National Agri-Marketing Association
NAMA Website
Upcoming Events
Agri-Marketing Conf
Best of NAMA 2017
Member Directory


Getting cotton back into the farm bill as a covered commodity, shoring up provisions for the dairy industry and tweaking the Agricultural Risk Coverage (ARC) program are the three biggest priorities going into negotiations over the 2018 farm bill, a key congressional leader told farmers at Commodity Classic Friday.

U.S. House Agriculture Committee Chairman Mike Conaway, a Republican from Texas, also emphasized his commitment to getting the new farm bill finished on schedule, unlike last time.

But at a time when the new Trump Administration is facing multi-trillion-dollar debt while promising huge investments in infrastructure and military programs, will agriculture be expected offer up budget offsets as they hammer out a deal?

Conaway was noncommittal.

"We'll see. (We're) $20 trillion in debt, the president has proposed a lot of new spending. There's a lot of balls in the air at any one point and time. No one has a real good feel yet (about how the process will play out)," he said. "We're just going to keep telling our story to as many people who will listen, and to the right people."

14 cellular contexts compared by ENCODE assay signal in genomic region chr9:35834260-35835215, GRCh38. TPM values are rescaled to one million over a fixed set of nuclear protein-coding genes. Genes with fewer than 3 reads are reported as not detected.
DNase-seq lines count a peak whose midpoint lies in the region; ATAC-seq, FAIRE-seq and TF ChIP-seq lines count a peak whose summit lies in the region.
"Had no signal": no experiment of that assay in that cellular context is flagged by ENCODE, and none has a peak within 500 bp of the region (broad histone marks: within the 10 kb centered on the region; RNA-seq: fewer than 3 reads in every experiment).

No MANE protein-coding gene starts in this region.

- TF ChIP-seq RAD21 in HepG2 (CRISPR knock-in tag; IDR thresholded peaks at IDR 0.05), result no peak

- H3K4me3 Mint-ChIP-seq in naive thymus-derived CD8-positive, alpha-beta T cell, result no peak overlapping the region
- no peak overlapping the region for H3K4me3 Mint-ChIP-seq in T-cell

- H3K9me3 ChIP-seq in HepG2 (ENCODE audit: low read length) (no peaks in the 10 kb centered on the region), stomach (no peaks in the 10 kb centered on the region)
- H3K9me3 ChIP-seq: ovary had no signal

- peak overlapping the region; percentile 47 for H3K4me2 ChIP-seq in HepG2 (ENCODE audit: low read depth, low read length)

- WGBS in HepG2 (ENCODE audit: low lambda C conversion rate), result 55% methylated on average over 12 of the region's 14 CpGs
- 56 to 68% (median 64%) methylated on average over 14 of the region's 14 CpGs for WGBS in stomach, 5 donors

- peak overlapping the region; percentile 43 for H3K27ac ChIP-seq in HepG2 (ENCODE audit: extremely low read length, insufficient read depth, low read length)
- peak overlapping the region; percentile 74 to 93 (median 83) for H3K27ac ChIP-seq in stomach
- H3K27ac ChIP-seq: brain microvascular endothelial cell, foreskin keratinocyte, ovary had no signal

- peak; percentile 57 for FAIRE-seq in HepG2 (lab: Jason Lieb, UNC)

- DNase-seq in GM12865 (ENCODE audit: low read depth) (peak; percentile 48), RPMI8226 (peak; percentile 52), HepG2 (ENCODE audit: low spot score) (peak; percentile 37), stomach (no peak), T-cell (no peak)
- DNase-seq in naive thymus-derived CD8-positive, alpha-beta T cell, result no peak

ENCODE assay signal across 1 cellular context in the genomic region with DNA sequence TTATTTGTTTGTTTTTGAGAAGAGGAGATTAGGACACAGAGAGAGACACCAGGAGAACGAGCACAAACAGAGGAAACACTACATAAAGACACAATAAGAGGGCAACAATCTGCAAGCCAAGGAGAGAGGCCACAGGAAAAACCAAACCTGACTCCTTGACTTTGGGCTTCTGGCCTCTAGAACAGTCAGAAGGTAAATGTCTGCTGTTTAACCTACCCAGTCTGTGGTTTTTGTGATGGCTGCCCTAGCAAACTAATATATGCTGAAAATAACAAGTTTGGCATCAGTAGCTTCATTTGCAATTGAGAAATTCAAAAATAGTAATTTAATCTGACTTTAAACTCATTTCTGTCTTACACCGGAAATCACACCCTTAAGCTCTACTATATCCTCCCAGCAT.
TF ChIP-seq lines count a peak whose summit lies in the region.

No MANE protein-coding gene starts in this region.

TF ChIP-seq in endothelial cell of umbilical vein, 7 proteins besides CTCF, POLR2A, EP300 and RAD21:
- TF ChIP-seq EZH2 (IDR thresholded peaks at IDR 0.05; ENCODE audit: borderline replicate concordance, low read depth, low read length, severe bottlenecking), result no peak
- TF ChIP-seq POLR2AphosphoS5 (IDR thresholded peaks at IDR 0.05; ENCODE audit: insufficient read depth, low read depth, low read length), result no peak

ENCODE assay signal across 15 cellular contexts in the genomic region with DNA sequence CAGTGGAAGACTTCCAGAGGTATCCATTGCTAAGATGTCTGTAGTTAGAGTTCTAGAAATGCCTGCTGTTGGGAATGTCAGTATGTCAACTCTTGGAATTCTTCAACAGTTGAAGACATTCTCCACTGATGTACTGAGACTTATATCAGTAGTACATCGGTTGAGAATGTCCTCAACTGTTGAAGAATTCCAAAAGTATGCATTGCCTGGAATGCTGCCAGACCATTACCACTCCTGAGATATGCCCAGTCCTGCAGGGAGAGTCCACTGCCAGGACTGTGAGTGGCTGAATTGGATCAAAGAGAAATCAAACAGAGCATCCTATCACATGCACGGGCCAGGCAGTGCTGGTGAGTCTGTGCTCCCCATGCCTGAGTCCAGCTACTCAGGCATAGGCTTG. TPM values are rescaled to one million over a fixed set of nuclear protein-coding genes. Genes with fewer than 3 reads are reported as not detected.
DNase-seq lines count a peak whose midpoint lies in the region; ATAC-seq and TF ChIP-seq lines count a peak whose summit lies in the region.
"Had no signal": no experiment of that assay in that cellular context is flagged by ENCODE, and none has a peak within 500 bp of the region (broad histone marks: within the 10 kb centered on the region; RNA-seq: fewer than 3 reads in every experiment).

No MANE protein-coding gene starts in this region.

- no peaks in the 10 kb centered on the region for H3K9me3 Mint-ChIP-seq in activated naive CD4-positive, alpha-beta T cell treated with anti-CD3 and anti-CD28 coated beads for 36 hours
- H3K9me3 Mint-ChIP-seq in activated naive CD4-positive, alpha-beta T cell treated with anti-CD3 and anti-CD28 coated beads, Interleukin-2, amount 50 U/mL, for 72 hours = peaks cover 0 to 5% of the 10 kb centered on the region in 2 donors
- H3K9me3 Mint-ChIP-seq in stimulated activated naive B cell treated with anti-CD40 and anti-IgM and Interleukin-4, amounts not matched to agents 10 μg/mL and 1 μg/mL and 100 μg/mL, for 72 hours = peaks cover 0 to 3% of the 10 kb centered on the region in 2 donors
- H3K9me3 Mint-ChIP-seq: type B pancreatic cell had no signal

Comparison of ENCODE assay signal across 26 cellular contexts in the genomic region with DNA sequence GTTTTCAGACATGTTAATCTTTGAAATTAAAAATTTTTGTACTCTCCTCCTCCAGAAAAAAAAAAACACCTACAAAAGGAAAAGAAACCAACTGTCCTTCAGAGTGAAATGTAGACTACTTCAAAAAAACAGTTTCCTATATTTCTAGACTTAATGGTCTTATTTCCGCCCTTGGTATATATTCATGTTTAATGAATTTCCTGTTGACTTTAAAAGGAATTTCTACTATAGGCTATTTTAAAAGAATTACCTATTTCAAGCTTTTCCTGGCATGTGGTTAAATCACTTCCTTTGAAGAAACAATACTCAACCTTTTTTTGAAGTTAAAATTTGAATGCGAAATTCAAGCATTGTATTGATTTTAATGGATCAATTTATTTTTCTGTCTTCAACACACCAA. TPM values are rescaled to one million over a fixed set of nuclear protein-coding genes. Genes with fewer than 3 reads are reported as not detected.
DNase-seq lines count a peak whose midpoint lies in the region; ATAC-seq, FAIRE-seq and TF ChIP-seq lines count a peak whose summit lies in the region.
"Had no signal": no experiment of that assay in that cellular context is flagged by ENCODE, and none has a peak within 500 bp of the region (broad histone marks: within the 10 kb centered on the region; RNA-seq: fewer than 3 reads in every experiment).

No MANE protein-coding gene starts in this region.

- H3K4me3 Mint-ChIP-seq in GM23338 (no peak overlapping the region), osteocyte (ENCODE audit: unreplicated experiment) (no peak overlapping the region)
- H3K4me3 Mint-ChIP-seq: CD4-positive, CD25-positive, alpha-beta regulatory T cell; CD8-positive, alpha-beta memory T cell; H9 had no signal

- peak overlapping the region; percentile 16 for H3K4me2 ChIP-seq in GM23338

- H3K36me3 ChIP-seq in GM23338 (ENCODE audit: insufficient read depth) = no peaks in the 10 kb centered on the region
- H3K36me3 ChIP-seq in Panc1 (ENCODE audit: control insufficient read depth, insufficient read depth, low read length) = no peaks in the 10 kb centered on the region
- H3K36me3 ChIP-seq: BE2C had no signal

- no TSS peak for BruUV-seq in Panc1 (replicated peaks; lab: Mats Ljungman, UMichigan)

Regarding the Trump administration's tough talk on trade, pulling out of the TPP and threatening to renegotiate NAFTA, two multi-lateral pacts largely popular with production agriculture, Conaway emphasized the clock is ticking on any new agreements.

"I was in a conversation with one of President Trump's top economic advisors three or four weeks ago," he said. "I said we need to talk trade, because it's vital to production agriculture. (Conaway told the advisor), 'So, we walked away from TPP, and most production agriculture thought that was good, except rice and tobacco. We now know what a good deal looks like."

Conaway then told the Trump advisor he's "anxious" to see how any future bilateral deals beat the TPP and NAFTA in the benefits they bring to ag exports.

"Time is of the essence. China is not standing on the sidelines while we get our act together. They're going to move forward with whatever deals they get done. And to the extent they'll cut us out, they'll certainly do that," he said.

Search News & Articles

Proudly associated with:
American Business Media Canadian Agri-Marketing Association National Agri-Marketing Association
Agricultural Relations Council National Association of Farm Broadcasters American Agricultural Editors' Association Livestock Publications Council
All content © 2017, Henderson Communications LLC. | User Agreement